German Stocks Decline Amid Concern Fed Will Pare Stimulus

German stocks declined to a four-week low amid growing speculation the Federal Reserve will scale back monetary stimulus measures as soon as September and as two U.S. central bankers called for a reduction in bond purchases.

K+S AG, Europe’s biggest potash distributor, retreated to its lowest price in almost a year after Berenberg Bank cut its forecast for the shares. Solarworld AG jumped 4.3 percent as the European Union imposed tariffs on solar panels from China.

The DAX fell 1.2 percent to 8,196.18 at the close of trading in Frankfurt. The gauge gained 5.5 percent in May and has rallied in all but one of the past 12 months as central banks around the world maintained stimulus efforts. The broader HDAX Index also slipped 1.2 percent today.

“The overriding issue pushing markets lower is hawkish comments from senior officials at the Fed yesterday, which illustrate that the debate regarding the timing of tapering is a live issue,” Jeremy Batstone-Carr, head of research at Charles Stanley Group Plc in London, said in a telephone interview.

In the U.S., the benchmark Standard & Poor’s 500 Index turned lower yesterday after the close of European trading, to finish down 0.6 percent as economists at Goldman Sachs Group Inc. and Deutsche Bank predicted the Fed could start winding down its bond-buying program this summer.

Fed Bank of Dallas President Richard Fisher called for a reduction in the central bank’s monthly bond purchases.

“It would be prudent to dial back the rate of purchases we are making in mortgage-backed securities” now that “the housing market is in a good state, construction has started again, housing prices are appreciating significantly,” he said yesterday to reporters after a speech in Toronto.

George Speech

Kansas City Fed President Esther George, who has dissented against record stimulus at every policy meeting this year, also urged the central bank to begin slowing the stimulus.

“Waiting too long to acknowledge the economy’s progress and prepare markets for more normal policy settings carries no less risk than tightening too soon,” she said in the text of a speech in Santa Fe, New Mexico. She was unable to speak because of illness.

K+S lost 2.1 percent to 30.74 euros, its lowest price since June 14, 2012, after Berenberg Bank cut its target on the shares to 28 euros from 30 euros, citing the increase in capital expenditure for a Canadian greenfield project.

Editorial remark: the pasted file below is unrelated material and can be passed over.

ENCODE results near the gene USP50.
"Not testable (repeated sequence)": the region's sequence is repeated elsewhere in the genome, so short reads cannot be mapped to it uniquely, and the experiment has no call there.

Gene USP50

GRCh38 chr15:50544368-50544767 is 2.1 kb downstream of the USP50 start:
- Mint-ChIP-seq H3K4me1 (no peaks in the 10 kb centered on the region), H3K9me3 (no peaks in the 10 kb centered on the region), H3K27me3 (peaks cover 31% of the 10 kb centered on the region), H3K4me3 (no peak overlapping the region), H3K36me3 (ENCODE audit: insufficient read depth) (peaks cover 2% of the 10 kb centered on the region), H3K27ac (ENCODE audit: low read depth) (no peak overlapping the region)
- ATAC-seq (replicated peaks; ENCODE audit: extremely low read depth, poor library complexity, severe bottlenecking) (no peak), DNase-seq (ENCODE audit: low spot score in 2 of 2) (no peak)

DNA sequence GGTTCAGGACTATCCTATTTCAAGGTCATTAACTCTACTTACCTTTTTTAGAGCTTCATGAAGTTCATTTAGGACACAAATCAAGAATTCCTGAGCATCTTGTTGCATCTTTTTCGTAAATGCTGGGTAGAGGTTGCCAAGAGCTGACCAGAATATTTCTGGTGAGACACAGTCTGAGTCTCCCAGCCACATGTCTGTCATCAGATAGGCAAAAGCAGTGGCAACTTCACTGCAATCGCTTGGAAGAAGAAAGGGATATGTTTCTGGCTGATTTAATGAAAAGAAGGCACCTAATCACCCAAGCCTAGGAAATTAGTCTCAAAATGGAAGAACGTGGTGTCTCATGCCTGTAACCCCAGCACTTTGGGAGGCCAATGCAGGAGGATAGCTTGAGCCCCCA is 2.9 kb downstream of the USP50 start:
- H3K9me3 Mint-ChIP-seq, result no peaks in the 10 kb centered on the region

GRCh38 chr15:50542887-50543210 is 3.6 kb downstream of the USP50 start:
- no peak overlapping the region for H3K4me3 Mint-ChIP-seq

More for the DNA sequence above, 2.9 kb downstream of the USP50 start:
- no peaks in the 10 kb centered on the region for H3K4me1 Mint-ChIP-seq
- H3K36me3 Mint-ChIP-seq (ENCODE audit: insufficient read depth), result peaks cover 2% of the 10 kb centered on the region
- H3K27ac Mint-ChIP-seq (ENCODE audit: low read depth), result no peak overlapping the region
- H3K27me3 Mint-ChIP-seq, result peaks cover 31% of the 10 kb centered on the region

HeidelbergCement AG, the world’s third largest maker of the building material, declined 1.8 percent to 57.80 euros. A gauge of construction and materials companies was among the biggest fallers in the Stoxx Europe 600 Index.

Solarworld Advances

Solarworld, the world’s fourth-largest solar-panel maker, added 4.3 percent to 79.3 euro cents, after earlier rising as much as 9.2 percent. The EU imposed tariffs as high as 67.9 percent on panels from China in the largest commercial dispute of its kind, as it seeks to help revive a withering industry in Europe.

Producers including Solarworld have suffered “significant harm” as a result of dumped imports from China, the European Commission, the bloc’s trade authority in Brussels, said in a statement yesterday.

Wacker Chemie AG, a maker of the main raw material in solar panels, fell 2.6 percent to 53.63 euros. Commerzbank AG said the EU measures could increase financial risks for the company.

ThyssenKrupp AG advanced 0.3 percent to 15.40 euros, paring earlier gains of as much as 4 percent. Germany’s largest steelmaker agreed to sell its Brazilian plant to Cia. Siderurgica Nacional SA, the country’s third-biggest steelmaker, Platow Brief reported, without saying where it got the information.

Continental AG, Europe’s second-largest auto-parts supplier, climbed 0.2 percent to 101 euros, paring earlier gains of as much as 1.7 percent. HSBC Holdings Plc raised its target price on the shares to 123 euros from 105 euros, saying consensus forecasts underestimate the strength of Continental’s rubber operations.

The volume of shares changing hands in companies listed on the DAX was 9.2 percent lower than the average of the past 30 days, according to data compiled by Bloomberg.

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